Fish roe are a traditional “superfood” for fertility. Plus they are excellent for infants and children.
- Fish roe contains 17,000 IU vitamin D per tablespoon.
- Fish roe is rich in omega 3 fish oils, EPA & DHA. They are unprocessed, unlike the poor quality fish oils on the market.
- Fish roe is rich in the powerful antioxidant astaxanthin (400µg/100g). In salmon, astaxanthin provides in vivo protection to omega-3 fatty acids against oxidative damage during their exhaustive upstream marathon.
- Fish roe is rich in vitamin B12.
- Fish roe is rich in vitamin A.
Fish roe is heat sensitive, making it less nutritious the more you cook it.
This traditional Greek dish containing carp or cod roe blended with a starch like bread or potatoes and seasoned with spices, onion, lemon and olive oil. Make your own, as most taramasalata sold commercially is dyed pink and uses thickeners. It’s incredibly healthy due to the nutrients from the fish roe and the virgin olive oil. Extra virgin olive oil is rich in omega 9. Omega-9 benefits the heart, brain and overall health. Research has shown that omega 9 fatty acids can help reduce the risk of cardiovascular disease and stroke. Omega 9 benefits heart health because they have been shown to increase HDL cholesterol and decrease LDL cholesterol. This may help eliminate plaque buildup in the arteries.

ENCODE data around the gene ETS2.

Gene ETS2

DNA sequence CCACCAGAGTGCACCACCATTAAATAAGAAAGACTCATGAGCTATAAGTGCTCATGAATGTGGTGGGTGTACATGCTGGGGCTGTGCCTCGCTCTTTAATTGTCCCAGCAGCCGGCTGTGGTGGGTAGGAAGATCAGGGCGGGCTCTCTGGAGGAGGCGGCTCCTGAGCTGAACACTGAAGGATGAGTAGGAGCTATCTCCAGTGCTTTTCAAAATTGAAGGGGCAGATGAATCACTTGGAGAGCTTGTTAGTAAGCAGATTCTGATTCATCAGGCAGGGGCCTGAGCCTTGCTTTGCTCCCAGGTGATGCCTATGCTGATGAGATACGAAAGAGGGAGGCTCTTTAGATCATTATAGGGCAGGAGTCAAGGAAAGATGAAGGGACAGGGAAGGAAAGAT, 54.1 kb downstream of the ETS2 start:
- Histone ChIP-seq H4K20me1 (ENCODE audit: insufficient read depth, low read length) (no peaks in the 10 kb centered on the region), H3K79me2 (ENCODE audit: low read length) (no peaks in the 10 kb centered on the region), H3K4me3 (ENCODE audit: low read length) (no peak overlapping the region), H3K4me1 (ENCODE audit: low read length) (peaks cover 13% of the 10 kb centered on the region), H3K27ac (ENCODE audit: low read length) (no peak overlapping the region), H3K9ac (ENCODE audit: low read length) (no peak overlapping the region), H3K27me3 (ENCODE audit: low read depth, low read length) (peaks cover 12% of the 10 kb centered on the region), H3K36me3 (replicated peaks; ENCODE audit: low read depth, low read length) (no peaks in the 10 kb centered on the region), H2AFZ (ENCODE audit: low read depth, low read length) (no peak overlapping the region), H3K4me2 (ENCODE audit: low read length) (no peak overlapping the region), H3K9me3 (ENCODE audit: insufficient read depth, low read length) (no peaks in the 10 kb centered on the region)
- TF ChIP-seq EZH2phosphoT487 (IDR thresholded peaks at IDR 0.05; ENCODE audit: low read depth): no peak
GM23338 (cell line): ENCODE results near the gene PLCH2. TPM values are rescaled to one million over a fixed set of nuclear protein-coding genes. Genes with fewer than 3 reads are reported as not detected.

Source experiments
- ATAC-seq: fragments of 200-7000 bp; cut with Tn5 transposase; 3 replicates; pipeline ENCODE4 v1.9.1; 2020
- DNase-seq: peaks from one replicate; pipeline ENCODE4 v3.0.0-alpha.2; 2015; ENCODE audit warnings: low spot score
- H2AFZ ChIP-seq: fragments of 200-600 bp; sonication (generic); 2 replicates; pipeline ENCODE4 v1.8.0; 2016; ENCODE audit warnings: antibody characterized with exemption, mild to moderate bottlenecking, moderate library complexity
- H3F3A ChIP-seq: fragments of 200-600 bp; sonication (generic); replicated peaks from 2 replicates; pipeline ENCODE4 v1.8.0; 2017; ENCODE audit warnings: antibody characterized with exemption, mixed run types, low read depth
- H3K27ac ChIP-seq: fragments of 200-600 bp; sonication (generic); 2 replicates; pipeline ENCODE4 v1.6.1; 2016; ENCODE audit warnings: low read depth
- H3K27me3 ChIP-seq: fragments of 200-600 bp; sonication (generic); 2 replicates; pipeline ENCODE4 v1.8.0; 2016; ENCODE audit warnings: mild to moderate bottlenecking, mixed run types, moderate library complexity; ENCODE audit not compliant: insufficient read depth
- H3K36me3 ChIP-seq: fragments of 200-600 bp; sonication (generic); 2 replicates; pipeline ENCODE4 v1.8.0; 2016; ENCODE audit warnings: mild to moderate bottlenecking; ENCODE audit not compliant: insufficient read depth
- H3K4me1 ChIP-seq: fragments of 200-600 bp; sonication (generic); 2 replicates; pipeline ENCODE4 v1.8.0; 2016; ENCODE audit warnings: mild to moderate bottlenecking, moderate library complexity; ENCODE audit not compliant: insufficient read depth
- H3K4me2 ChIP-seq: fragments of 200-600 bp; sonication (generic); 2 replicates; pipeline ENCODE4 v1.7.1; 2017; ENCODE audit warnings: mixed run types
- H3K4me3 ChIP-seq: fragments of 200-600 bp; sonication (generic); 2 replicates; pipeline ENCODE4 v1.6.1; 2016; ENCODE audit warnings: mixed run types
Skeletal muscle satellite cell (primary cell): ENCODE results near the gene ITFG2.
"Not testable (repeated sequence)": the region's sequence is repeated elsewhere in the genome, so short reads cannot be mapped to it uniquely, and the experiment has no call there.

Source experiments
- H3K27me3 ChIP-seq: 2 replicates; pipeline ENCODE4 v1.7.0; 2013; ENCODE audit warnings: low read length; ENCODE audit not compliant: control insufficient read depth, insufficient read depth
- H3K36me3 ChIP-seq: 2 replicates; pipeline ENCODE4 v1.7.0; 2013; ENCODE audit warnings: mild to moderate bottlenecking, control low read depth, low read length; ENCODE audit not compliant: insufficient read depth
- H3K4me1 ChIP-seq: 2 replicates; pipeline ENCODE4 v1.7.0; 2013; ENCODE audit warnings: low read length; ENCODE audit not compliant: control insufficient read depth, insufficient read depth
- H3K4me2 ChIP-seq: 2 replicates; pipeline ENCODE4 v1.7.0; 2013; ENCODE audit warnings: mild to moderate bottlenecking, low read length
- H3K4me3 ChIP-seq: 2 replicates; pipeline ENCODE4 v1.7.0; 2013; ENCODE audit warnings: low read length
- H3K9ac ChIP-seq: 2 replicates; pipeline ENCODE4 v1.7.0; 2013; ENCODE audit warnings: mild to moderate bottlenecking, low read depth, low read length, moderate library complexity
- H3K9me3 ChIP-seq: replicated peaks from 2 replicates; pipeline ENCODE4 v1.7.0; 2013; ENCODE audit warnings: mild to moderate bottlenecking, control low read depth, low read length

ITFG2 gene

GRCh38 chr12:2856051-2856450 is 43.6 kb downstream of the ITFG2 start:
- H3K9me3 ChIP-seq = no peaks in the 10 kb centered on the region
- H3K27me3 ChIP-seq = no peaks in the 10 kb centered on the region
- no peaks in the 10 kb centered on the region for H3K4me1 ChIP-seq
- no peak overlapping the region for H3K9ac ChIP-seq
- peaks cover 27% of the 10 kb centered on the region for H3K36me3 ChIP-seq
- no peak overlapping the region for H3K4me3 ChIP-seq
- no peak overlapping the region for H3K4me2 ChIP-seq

- 100g fish roe
- 300g white stale bread (crust removed), soaked in water and squeezed (10 oz.)
- 180ml virgin olive oil
- The juice of 2 lemons
- 1 medium red onion
Start by soaking the bread (crust removed) in water and squeeze well to remove the excess water. In a food processor add the bread, grated onion and the roe. Blend until the ingredients are mashed. Add half the lemon juice and blend a little more. Pour in the olive oil gradually (just a little bit at a time) whilst blending, like making mayonnaise. Blend until the oil is incorporated and the mixture is smooth and creamy. Taste the taramasalata add some more lemon juice, according to preference and blend again.